Complete information on carbohydrate, protein and vitamin deficiencies

Deficiency diseases are widespread in India mainly due to poverty and ignorance. They can be controlled by improving the financial conditions of the people and by imparting health education to them. Let us study the different deficiency diseases.

Carbohydrate Deficiency:

A diet deficient in carbohydrates leads to weakness in a person and loss of stamina. The tissues of body are used for production of heat and energy if the diet does not provide sufficient energy. Such people cannot bear physical and mental strain.

Taking too much of carbohydrates can result in obesity. The excess carbohydrates are converted into fats and stored in the body. An obese person is sluggish and lethargic (lazy) and more prone to diseases like heart attack.

Protein Deficiency:

A diet deficient in protein can lead to severe malnutrition, especially in small children.

Kwashiorkor is a disease caused by protein deficiency in children of 1 to 5 years age. About one per cent of the pre-school children in India suffer from this disease. These children have swollen bellies, bulging eyes, thin legs and their skin becomes scaly and develops cracks.

Kwashiorkor can be cured by giving a protein-rich diet to the child like a diet rich in animal protein or a diet containing wheat, gram, soyabean, peanuts and jaggery (gur).

Deficiency of fats:

Deficiency of proteins and fats in the diet can lead to a disease called Marasmus in infants below the age of one year. A child suffering from Marasmus becomes so thin that loose folds of skin can be seen all over the body. Marasmus is twice more common than kwashiorkor.

Deficiency of vitamins:

Our body requires vitamins in small quantities because they are not needed to produce energy, nor do they constitute bulk components of cells and tissues in our body. Vitamins are needed in the body because they help many enzymes to perform their functions. Thus, they regulate various activities in the body and therefore must be included in our diet. Another reason for taking them in our diet is that many of them cannot be synthesized by our body and, therefore, must reach the body as part of the food we eat. For this reason, vitamins are called essential nutrients.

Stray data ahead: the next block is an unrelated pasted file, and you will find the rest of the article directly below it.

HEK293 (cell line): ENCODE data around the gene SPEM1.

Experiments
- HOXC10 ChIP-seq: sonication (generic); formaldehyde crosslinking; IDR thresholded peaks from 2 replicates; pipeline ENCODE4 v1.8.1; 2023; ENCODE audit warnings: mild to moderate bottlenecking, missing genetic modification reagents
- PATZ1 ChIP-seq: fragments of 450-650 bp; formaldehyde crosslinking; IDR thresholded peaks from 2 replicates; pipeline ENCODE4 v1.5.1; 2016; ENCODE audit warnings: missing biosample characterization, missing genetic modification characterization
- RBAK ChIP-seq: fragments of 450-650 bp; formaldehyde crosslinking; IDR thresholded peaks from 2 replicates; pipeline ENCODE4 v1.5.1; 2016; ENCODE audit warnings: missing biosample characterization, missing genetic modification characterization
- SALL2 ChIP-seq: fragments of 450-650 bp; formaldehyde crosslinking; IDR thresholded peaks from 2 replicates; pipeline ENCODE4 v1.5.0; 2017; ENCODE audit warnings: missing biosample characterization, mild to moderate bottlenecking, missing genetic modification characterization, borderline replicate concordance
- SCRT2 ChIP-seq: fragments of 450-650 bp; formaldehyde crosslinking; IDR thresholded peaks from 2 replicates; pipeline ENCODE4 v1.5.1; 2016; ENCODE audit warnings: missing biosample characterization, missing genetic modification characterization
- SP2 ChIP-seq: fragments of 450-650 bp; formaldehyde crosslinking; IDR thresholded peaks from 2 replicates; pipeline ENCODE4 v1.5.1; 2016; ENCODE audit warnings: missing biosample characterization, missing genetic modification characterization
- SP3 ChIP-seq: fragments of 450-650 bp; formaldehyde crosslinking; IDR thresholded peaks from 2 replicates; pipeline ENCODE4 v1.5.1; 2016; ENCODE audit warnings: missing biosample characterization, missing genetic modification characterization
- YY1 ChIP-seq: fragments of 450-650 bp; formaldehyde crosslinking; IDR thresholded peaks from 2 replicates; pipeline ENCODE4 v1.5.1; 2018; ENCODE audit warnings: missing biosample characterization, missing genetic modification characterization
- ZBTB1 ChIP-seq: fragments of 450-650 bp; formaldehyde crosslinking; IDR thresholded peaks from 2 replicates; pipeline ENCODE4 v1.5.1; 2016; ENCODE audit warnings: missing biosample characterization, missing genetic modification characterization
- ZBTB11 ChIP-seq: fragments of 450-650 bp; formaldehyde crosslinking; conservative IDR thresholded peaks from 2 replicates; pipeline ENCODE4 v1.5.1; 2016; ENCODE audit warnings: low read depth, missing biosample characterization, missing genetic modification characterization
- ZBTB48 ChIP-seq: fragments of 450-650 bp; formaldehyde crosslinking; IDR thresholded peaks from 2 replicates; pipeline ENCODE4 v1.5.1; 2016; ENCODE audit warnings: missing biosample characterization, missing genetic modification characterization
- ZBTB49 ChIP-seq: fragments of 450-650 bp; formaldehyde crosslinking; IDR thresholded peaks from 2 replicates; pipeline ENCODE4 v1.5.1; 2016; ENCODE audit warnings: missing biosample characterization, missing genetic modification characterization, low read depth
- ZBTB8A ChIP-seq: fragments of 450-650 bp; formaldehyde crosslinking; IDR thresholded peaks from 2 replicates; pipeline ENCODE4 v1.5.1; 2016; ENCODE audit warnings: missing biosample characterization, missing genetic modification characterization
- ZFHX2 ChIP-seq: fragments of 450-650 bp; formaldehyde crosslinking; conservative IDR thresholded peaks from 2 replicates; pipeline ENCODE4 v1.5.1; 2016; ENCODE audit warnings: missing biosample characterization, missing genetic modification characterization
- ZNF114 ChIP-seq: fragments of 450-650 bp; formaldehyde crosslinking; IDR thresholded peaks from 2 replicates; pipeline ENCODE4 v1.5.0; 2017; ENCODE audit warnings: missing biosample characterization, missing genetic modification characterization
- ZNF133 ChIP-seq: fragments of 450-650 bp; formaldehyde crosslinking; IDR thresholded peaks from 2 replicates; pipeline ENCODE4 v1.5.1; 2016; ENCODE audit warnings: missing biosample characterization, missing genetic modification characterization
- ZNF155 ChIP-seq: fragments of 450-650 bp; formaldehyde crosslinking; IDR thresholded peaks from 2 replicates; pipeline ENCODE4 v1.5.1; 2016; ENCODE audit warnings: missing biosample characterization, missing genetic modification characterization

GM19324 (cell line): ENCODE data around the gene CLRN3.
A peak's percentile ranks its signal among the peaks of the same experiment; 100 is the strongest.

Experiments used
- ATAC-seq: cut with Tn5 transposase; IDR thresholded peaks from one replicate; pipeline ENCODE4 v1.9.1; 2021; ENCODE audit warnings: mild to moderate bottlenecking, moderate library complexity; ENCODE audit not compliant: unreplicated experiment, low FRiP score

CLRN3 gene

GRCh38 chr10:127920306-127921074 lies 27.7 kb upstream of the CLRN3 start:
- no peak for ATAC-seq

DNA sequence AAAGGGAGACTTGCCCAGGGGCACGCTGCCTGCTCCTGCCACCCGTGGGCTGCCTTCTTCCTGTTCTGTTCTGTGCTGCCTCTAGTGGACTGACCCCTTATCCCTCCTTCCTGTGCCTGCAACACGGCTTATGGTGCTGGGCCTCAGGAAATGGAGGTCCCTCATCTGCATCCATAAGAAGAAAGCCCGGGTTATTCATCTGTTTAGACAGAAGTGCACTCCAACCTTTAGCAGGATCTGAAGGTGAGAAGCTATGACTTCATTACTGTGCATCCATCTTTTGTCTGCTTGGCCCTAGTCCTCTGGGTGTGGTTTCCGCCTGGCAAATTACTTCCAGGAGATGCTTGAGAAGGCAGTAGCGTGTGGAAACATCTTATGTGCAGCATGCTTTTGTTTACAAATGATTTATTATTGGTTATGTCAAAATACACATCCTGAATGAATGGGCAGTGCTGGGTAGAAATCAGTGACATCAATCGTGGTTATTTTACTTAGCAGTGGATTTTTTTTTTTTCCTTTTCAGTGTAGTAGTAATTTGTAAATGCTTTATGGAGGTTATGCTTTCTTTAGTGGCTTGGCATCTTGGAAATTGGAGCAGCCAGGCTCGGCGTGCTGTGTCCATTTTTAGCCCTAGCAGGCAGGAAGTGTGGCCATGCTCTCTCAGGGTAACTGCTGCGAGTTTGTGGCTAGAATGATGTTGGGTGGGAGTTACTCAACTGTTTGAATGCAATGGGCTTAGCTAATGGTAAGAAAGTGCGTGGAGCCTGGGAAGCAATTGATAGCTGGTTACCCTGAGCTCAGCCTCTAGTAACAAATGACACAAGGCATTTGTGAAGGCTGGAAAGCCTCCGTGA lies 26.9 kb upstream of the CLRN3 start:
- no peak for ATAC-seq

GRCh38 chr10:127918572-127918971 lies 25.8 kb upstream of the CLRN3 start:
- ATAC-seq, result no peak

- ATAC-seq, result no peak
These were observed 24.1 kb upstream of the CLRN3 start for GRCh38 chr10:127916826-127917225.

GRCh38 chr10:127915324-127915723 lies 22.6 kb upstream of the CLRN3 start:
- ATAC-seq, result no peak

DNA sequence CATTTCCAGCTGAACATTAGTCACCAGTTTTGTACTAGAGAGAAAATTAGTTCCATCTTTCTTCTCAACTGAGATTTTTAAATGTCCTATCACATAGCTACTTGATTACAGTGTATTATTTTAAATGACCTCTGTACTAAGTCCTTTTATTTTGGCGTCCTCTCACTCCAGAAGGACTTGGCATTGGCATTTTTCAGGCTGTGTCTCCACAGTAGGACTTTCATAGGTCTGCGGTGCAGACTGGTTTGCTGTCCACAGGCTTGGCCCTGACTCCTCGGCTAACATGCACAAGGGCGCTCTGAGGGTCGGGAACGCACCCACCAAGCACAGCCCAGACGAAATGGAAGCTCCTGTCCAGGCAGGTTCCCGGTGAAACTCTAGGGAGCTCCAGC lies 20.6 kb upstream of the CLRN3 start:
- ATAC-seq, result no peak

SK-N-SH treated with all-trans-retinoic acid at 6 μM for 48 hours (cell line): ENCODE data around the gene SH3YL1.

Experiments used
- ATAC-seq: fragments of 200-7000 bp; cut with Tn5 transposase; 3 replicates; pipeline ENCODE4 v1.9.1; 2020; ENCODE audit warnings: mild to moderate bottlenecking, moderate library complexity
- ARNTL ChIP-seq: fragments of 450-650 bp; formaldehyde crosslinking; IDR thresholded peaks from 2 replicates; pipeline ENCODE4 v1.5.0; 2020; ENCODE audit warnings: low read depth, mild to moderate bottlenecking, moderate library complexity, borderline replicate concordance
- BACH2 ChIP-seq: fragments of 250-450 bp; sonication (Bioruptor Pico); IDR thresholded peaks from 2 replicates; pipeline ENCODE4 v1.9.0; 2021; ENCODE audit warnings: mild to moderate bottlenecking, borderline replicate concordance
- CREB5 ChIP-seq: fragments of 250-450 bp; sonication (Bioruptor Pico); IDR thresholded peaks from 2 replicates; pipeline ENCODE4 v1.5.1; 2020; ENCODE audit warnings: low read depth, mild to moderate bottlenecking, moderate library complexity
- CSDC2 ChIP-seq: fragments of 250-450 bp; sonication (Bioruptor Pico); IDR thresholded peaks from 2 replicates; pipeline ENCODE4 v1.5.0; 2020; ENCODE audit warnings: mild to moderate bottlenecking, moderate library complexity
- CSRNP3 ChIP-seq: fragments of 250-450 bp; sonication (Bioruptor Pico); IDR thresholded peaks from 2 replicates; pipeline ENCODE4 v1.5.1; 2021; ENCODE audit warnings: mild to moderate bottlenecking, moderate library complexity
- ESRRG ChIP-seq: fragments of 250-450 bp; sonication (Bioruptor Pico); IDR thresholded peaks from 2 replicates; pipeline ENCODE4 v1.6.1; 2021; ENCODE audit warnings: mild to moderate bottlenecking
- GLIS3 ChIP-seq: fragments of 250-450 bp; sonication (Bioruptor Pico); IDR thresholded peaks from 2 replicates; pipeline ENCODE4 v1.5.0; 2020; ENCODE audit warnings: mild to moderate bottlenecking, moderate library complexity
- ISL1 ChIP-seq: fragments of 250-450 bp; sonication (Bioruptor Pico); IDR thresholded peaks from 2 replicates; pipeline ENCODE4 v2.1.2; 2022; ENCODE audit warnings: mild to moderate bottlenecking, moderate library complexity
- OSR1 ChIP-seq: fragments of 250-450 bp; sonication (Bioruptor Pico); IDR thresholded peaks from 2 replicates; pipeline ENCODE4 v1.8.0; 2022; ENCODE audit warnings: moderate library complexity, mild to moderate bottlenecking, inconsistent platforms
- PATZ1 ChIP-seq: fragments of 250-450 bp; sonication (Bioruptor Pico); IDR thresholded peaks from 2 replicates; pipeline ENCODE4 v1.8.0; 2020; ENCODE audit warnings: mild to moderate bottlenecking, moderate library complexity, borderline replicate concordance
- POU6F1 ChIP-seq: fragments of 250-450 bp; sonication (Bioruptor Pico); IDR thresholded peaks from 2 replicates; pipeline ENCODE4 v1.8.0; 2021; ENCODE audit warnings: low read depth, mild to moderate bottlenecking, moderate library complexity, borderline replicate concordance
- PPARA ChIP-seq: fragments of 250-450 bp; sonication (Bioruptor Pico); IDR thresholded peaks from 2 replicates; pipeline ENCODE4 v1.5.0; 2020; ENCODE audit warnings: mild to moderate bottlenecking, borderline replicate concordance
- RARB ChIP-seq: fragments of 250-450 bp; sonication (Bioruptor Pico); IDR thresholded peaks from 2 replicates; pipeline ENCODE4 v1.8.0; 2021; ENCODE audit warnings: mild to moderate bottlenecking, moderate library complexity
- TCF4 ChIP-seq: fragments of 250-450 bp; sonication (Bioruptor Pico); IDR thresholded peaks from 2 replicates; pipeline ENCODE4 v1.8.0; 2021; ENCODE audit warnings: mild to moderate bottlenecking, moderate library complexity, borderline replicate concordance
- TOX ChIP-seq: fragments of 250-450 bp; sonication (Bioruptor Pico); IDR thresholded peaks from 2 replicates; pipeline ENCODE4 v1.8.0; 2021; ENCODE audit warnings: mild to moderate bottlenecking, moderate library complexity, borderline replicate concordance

Vitamins receive their names from letters of the alphabet, for example, vitamins A, B1, B2, B4, B6, B12, C, D, E and K. [Vitamins B1, B2, B4, B6, B12, etc., are collectively called vitamin B-complex]

Vitamins are vital for our health and protect us from diseases. Deficiency of one or more vitamins leads to deficiency diseases.


Deficiency of vitamin A in our diet results in the inability of a person to see in dim light, especially at night. This disease is therefore called night-blindness. Butter, ghee, milk, fish, liver, green, leafy vegetables and yellow-couloured fruits and vegetables like mango, papaya and pumpkin are rich in vitamin A. Cod liver oil is very rich in vitamin A.

Beri-beri: Deficiency of vitamin B1 in the diet causes beri-beri disease in human beings. The symptoms of beri-beri are swelling and pain in legs, extreme weakness, and headache, loss of appetite, paralysis and even heart failure in extreme cases. Whole grain cereals like whole wheat, soyabean, pulses, groundnuts and green vegetables are rich in vitamin B1.


Scurvy is caused due to the deficiency of vitamin C. swelling and bleeding of gums, loosening of teeth, pain in joints, weakness and fatigue are the symptoms of scurvy. Green vegetables and all citrus fruits like orange, lemon and lime are rich in vitamin C. Amla is the richest source of vitamin C.

Rickets: Rickets means twisted bones. It is caused due to the deficiency of vitamin D. rickets causes deformities like low legs (bent legs), pigeon chest, and loss of teeth enamel, tender bones and pain in bones. Since the bones are tender, the person becomes prone to frequent fractures. Cod liver oil and milk are rich in vitamin D. human skin has the ability to synthesize vitamin D in sunlight. Thus, sunlight is a good source of vitamin D.

Deficiency of Minerals:

Carbohydrates, proteins, fats and vitamins are carbon-based compounds (organic compounds). In addition to organic compounds, our body also requires non-carbon compounds (inorganic compounds). Minerals are examples of inorganic compounds. Common salt or sodium chloride is the mineral salt consumed I large amounts through food. Our body requires many such minerals for carrying out its vital activities. Deficiency of minerals can lead to many abnormalities in our body. Minerals required by our body are iron, sodium, chlorine, calcium, phosphorus, potassium, zinc, iodine, magnesium, etc.


Iron deficiency causes anaemia, which is most common in young children and women. Iron is an important component of haemoglobin, the oxygen-carrying pigment, present in red blood cells. Deficiency of iron in the blood results in the deficiency of haemoglobin, causing anaemia. An anaemic person looks pale, tires easily, and loses appetite and weight. The richest source of iron is liver. Iron is also available in plenty in meat, green-leafy vegetables like spinach, cereals and pulses.


Iodine is another important mineral, which is an important component of thyroid hormone. Deficiency of iodine in the diet results in enlargement of thyroid gland, a condition called goiter. Deficiency of iodine can also cause mental retardation. Onion and marine fishes are rich in iodine. Iodized common salt can be of great help in reducing the incidence of goiter.

Calcium is needed for the formation of bones and teeth, for blood clotting and for the proper functioning of muscles, especially heart (cardiac) muscles. Milk, cheese, shrimp, eggs, cereals and green vegetables are good sources of calcium.

Phosphorus is another important mineral required by our body. We require at least one gram of phosphorus every day. Phosphorus is found in cereals, milk, eggs, fish and meat.